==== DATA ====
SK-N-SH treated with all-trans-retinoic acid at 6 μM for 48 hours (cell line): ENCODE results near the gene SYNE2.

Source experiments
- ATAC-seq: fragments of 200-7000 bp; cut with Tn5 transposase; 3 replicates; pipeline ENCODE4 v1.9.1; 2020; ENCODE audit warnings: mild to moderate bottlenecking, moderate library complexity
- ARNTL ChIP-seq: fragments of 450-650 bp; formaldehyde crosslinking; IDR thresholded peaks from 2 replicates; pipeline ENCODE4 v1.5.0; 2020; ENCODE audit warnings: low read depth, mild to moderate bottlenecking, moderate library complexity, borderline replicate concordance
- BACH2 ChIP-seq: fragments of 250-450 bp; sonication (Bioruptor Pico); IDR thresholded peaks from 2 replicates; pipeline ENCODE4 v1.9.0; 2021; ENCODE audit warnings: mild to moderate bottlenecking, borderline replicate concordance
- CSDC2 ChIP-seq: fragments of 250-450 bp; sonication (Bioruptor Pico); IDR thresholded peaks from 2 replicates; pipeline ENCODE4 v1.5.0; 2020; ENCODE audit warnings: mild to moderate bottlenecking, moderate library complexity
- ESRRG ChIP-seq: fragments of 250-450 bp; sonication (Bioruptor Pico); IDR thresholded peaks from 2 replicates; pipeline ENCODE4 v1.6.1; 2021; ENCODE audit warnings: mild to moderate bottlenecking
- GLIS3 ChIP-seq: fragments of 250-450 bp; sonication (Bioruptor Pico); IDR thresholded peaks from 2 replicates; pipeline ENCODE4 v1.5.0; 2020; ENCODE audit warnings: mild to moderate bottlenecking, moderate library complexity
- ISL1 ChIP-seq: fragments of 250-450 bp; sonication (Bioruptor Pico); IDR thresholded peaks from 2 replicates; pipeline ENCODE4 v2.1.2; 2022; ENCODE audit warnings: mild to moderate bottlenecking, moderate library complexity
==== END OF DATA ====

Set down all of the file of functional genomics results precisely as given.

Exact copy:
SK-N-SH treated with all-trans-retinoic acid at 6 μM for 48 hours (cell line): ENCODE results near the gene SYNE2.

Source experiments
- ATAC-seq: fragments of 200-7000 bp; cut with Tn5 transposase; 3 replicates; pipeline ENCODE4 v1.9.1; 2020; ENCODE audit warnings: mild to moderate bottlenecking, moderate library complexity
- ARNTL ChIP-seq: fragments of 450-650 bp; formaldehyde crosslinking; IDR thresholded peaks from 2 replicates; pipeline ENCODE4 v1.5.0; 2020; ENCODE audit warnings: low read depth, mild to moderate bottlenecking, moderate library complexity, borderline replicate concordance
- BACH2 ChIP-seq: fragments of 250-450 bp; sonication (Bioruptor Pico); IDR thresholded peaks from 2 replicates; pipeline ENCODE4 v1.9.0; 2021; ENCODE audit warnings: mild to moderate bottlenecking, borderline replicate concordance
- CSDC2 ChIP-seq: fragments of 250-450 bp; sonication (Bioruptor Pico); IDR thresholded peaks from 2 replicates; pipeline ENCODE4 v1.5.0; 2020; ENCODE audit warnings: mild to moderate bottlenecking, moderate library complexity
- ESRRG ChIP-seq: fragments of 250-450 bp; sonication (Bioruptor Pico); IDR thresholded peaks from 2 replicates; pipeline ENCODE4 v1.6.1; 2021; ENCODE audit warnings: mild to moderate bottlenecking
- GLIS3 ChIP-seq: fragments of 250-450 bp; sonication (Bioruptor Pico); IDR thresholded peaks from 2 replicates; pipeline ENCODE4 v1.5.0; 2020; ENCODE audit warnings: mild to moderate bottlenecking, moderate library complexity
- ISL1 ChIP-seq: fragments of 250-450 bp; sonication (Bioruptor Pico); IDR thresholded peaks from 2 replicates; pipeline ENCODE4 v2.1.2; 2022; ENCODE audit warnings: mild to moderate bottlenecking, moderate library complexity